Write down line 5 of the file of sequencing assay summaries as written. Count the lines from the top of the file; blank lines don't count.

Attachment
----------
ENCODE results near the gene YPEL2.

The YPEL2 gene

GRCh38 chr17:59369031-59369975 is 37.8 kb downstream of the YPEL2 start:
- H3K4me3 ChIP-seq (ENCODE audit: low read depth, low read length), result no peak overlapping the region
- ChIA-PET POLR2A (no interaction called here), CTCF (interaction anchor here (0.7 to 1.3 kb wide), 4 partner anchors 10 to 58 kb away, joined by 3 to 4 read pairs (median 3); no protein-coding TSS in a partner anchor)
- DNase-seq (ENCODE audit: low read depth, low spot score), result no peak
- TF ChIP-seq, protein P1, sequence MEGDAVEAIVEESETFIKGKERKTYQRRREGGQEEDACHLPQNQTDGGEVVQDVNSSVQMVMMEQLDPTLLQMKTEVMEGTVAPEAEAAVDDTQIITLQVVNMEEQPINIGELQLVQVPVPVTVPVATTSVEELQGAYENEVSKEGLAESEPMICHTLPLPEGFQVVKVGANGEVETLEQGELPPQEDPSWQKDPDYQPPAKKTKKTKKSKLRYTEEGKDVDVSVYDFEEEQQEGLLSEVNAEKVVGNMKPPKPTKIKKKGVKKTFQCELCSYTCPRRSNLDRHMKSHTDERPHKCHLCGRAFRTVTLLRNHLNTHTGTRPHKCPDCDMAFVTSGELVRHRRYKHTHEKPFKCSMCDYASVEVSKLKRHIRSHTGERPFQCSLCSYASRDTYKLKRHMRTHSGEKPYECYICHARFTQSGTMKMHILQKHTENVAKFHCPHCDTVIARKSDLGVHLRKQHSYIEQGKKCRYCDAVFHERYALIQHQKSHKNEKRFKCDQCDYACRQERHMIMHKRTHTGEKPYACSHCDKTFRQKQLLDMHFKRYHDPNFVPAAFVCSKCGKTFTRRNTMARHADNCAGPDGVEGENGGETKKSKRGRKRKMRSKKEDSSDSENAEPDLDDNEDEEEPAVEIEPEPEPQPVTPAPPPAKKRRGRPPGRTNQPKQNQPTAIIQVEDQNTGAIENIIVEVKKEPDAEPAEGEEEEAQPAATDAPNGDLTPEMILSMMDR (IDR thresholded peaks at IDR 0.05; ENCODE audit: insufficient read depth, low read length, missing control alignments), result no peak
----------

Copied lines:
- ChIA-PET POLR2A (no interaction called here), CTCF (interaction anchor here (0.7 to 1.3 kb wide), 4 partner anchors 10 to 58 kb away, joined by 3 to 4 read pairs (median 3); no protein-coding TSS in a partner anchor)